Tuesday, December 09, 2014


Naugatuck, Connecticut

Something like fifty years ago, when I was a teenager, a grown-up who knew I was intensely interested in photography asked to look at some of my pictures. One of my 8x10 b&w prints showed giant "high tension line" towers marching off into the distance through the hundred-yard wide alleyway cleared in the forest near the Passaic River for their passage. The grown-up pointed out that this might be a really nice landscape picture if I had only figured out a way to keep the powerlines from showing.

A dozen or so years later, someone who knew I was working as a freelance photographer was excited to tell me about a book of photographs she had seen recently. The photographer had traveled all over the country—this would have been around the 1970s—and was able to find ways to make landscape photographs—without retouching!!!— that showed no evidence of human presence. No phone lines, no roads, no railroad tracks, just like it was two hundred years ago. I politely refrained from asking why anyone would want to do that, not to mention that the pictures certainly couldn't look anything like two hundred years ago. I still find the landscape, as interfered with by humans, endlessly fascinating.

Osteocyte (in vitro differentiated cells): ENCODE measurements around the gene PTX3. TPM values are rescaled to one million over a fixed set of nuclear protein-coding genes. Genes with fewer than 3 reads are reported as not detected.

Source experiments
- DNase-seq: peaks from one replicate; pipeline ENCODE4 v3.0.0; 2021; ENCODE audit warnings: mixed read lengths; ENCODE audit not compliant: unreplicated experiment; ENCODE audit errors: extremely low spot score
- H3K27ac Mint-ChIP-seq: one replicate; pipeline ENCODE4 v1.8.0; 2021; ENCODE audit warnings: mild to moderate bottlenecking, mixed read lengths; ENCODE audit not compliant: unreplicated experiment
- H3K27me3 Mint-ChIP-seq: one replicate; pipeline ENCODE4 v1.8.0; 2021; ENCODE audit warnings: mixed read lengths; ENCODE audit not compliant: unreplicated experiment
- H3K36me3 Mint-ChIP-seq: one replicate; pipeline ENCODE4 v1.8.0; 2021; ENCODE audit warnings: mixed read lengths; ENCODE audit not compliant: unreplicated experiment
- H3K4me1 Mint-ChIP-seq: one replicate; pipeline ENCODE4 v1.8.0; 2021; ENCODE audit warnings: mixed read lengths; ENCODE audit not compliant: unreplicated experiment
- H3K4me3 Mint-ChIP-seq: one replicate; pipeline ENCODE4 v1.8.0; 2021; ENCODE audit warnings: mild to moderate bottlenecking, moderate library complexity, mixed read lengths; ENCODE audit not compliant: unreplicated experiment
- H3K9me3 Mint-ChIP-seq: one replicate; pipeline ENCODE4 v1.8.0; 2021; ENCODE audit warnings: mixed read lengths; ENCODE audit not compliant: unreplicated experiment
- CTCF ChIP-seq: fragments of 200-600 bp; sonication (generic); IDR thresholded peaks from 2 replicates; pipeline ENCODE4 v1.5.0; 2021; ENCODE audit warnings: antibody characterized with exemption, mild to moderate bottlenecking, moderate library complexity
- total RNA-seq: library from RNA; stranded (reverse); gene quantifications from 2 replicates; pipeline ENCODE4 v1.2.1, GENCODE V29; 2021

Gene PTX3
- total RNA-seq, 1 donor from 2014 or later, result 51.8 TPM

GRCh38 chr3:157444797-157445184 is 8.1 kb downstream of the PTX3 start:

James Weekes said...

I got a chuckle out of this. Almost every Photoshop how-to book has a chapter devoted to getting rid of power lines. I love them, they're so graphic. Nice shots.

Carl Weese said...

Right, James, clone out those strip mines! Put the tops back on those mountains!

scott kirkpatrick said...

Still, Carl, are you value-neutral about all the human changes to the land? How does it feel to take a picture which looks graphically appealing but when you think about it is also disgusting? Look at the lovely brutal shapes of those shaved mountain tops, the sinuous form of the Great Wall of Israel (Koudelka's recent book -- his disgust dominates his graphics, but he does both).


Carl Weese said...

I'm not value-neutral about anything I photograph, but I think my task is to observe, react, and convey something about the encounter, not to editorialize about it. Viewers will bring all their own interpretations based on their past experiences.